Embracing Negative Space in Your Designs: White Space Tips to Consider and Examples to Admire

Gabrielle Gosha
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Designers often view negative space (or “white space”) as a sign of an incomplete design, or space that needs to be filled with… something. Your simple design work can look stellar already, but if you notice a substantial amount of empty space left, you may be compelled to put in peripheral embellishments that don’t really enhance the design. While the end result may seem like a more complete or thorough job, the reality is that those last-minute additions to the design are often purely there to take up space.

Although negative space is inherently empty, it can strengthen a sense of simplicity in your design, and it even afford the opportunity for some creative, clever design ideas (we’ll get to some of those later in the article). Believe it or not, a design that has a large amount of “white space” can be a favorite for clients and a source of pride for a designer. Don’t be a pessimist and view your negative space designs as “half-empty”; the use of the white space itself can be much more effective than filling it with minutia.

I’ll admit that I don’t use negative space as effectively as I could, or as often as I should, and perhaps you don’t either. To fully understand it, let’s start with the definition. Negative space (or white space) is the empty space in between the design elements of your composition. Whether you are creating a logo, designing a flyer, or assembling a website, negative space is essential to your design. Negative space or white space (I’ll be using them interchangeably) helps create a harmonious balance within your project and helps prevent elements from looking too cluttered. The main reason that a person will avoid negative space is because they don’t know how to utilize it. Below, I have provided some tips to consider (and some examples to admire) in order for you to embrace the positivity of negative space.

Planning

Planning your negative space is important, especially if you’re like me and you’d rather just jump right in and let inspiration hit you when the time is right. Though planning uses up time that we could spend designing, it is completely necessary if you want to create a design with effective white space. Whether you are sketching out ideas the traditional way or the digital way, you’ll want to have some pre-planned idea of what you want to create. Focus on the placement of each element. Assign a square or rectangle to act as placeholders for each design element instead of drawing everything out. Even if you decide not to stick to the placement, you are able to see how much space you will be taking up before you do any actual designing.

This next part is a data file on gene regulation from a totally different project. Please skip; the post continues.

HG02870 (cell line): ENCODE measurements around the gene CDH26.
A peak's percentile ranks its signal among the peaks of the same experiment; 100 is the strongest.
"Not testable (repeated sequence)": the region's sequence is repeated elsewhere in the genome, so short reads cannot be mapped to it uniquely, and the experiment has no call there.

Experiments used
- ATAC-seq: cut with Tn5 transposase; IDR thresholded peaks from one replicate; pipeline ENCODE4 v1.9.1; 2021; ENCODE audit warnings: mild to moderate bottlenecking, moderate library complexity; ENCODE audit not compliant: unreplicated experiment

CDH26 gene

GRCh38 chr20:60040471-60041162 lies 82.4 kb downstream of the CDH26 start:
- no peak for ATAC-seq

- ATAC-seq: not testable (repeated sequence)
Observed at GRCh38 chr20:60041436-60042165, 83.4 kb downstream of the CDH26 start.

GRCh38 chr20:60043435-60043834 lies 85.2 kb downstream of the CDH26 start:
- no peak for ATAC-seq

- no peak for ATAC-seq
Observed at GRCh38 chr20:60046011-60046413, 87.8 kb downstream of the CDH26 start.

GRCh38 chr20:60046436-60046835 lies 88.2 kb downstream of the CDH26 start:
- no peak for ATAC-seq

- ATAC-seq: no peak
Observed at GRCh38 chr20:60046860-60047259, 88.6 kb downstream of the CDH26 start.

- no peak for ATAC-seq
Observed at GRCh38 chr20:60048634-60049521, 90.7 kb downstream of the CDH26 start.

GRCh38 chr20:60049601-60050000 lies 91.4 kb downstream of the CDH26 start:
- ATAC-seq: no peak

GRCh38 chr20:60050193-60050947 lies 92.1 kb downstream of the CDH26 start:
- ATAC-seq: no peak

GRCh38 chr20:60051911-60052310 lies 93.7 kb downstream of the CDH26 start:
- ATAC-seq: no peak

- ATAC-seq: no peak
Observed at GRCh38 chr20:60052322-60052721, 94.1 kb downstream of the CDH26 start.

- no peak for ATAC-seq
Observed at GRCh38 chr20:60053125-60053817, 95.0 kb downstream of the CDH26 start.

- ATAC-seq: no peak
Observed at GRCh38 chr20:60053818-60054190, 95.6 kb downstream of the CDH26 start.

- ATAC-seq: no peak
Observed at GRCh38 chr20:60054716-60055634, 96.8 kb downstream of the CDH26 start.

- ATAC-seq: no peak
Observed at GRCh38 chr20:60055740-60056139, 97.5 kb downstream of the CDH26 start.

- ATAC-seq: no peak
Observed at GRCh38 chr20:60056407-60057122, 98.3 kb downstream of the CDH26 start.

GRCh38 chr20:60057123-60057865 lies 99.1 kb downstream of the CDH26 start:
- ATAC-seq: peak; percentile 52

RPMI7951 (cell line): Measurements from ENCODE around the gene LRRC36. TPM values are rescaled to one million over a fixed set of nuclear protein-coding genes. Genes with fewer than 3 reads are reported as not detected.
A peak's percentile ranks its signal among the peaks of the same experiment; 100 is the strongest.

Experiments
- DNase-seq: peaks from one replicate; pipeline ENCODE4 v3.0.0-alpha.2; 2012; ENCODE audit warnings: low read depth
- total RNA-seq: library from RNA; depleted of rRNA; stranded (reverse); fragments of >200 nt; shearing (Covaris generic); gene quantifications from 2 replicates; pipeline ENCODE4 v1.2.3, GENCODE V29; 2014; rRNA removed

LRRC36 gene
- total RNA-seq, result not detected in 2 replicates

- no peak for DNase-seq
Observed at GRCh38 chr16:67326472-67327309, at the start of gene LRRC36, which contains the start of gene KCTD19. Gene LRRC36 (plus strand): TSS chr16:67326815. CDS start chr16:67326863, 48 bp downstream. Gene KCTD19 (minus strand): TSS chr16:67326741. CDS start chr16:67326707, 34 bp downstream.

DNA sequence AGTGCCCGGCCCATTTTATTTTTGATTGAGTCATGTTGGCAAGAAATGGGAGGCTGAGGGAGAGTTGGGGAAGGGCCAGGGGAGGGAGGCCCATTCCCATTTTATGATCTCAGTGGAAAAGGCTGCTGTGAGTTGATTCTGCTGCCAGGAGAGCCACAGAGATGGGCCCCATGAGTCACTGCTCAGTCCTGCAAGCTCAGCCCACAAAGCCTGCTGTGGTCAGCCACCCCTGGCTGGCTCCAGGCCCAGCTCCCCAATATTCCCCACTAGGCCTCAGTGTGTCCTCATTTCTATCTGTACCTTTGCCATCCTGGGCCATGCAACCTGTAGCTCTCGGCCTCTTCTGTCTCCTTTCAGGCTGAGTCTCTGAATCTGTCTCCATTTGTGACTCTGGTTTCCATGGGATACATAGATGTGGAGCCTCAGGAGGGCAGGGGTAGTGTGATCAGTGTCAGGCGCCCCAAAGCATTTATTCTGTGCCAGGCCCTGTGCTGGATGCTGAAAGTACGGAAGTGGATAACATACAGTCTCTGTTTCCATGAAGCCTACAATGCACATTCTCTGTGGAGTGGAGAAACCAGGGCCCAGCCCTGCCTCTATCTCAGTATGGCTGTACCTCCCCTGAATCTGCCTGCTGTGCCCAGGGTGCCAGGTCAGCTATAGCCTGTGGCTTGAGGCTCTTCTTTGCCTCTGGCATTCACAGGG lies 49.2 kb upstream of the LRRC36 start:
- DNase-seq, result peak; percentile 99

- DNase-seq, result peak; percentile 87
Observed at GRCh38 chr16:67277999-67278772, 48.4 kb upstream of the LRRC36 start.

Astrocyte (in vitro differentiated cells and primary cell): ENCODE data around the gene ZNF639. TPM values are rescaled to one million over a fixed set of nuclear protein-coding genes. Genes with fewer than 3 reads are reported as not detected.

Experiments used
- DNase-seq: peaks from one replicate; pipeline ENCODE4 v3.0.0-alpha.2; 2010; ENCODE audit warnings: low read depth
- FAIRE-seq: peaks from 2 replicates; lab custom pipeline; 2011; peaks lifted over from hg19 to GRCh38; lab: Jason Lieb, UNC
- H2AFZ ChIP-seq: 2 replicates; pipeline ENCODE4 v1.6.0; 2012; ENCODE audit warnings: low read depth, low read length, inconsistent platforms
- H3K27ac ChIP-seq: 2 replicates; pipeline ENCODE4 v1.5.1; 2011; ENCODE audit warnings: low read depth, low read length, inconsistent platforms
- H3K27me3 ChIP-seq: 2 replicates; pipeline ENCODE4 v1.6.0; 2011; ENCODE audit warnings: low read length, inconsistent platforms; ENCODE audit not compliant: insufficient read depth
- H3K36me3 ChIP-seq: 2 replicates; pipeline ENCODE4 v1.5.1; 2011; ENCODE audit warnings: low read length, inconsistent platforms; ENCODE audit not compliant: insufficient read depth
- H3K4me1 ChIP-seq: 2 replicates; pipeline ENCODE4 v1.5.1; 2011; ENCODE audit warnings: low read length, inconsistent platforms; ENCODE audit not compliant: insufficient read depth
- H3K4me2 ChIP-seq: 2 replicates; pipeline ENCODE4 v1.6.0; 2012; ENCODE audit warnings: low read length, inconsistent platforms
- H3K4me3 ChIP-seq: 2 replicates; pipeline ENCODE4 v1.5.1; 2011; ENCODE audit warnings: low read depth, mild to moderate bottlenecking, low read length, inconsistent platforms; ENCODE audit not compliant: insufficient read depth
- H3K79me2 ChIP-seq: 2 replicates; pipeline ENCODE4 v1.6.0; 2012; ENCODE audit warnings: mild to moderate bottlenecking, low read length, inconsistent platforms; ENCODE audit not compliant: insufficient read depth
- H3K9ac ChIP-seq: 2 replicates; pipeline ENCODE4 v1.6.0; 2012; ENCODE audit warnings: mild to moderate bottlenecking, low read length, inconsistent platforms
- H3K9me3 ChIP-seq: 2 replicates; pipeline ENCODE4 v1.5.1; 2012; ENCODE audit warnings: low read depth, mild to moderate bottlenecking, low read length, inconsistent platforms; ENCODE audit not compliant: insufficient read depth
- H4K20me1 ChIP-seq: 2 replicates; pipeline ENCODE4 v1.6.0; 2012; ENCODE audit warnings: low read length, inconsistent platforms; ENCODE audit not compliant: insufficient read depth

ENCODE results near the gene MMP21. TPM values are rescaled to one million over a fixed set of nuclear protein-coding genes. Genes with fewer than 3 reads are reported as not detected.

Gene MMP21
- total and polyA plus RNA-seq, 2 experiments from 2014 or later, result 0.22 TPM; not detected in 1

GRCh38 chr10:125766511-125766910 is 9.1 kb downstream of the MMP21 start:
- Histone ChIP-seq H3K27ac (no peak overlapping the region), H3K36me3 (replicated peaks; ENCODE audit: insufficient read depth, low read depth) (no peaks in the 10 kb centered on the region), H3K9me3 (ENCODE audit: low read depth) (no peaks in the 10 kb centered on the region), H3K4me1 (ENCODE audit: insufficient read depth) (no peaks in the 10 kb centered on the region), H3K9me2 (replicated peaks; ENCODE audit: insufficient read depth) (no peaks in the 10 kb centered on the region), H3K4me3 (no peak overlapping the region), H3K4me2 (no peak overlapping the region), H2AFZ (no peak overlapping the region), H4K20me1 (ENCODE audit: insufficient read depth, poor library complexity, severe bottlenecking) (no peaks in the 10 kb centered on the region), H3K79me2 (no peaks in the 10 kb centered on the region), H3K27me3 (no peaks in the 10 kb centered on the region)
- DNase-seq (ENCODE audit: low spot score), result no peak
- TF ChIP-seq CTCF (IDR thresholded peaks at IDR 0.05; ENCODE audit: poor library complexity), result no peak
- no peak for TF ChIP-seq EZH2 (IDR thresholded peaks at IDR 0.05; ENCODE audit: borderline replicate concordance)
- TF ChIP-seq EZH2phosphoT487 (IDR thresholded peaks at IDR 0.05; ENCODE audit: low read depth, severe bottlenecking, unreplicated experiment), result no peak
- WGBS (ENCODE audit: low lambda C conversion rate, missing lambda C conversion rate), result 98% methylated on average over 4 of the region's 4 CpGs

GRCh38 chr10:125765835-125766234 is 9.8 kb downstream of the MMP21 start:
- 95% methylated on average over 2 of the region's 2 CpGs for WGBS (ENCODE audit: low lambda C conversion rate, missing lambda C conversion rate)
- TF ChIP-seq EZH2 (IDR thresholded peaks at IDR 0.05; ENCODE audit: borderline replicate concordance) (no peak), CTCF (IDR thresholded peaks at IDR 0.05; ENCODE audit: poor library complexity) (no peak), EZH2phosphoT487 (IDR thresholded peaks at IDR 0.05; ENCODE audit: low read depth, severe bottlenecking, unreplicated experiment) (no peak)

When mapping out your placement, try to arrange the design elements in a cohesive manner. Placement by size is always a great idea, and it helps prevent clutter and keeps certain elements from throwing off your balance by taking up too much space. Refrain from filling all your white space with information, logos and, designs, no matter how tempting it may be. Make sure to give each element some breathing room so that the viewer can take everything in at their leisure. Remember, if you are designing for a product, give it the centermost placement as it should be the focal point of your project.

Simplicity

Remember the KISS (Keep It Simple, Stupid) method? Well it applies perfectly to the design world as well. Minimalistic designs have become increasingly popular over the years, and much of it has to do with the clarity that comes with simple designs. Minimalistic designs utilize negative space to the fullest and are often preferred when it comes to web designs and logos.

A great way to keep your design minimal and utilize that wonderful white space is to ask yourself which elements of your design are unnecessary. Look over the design and decide what can be thrown out, cut down, or replaced. Doing this will not only significantly reduce the space you would typically use up, but it will also keep your design simple, clear, and friendly. Consider doing the same for the design assets that you use; if you don’t need fancy artwork or highly detailed textures, then don’t integrate them into your work. You can make up for the absence of intricate details by using a colorful background.

Separate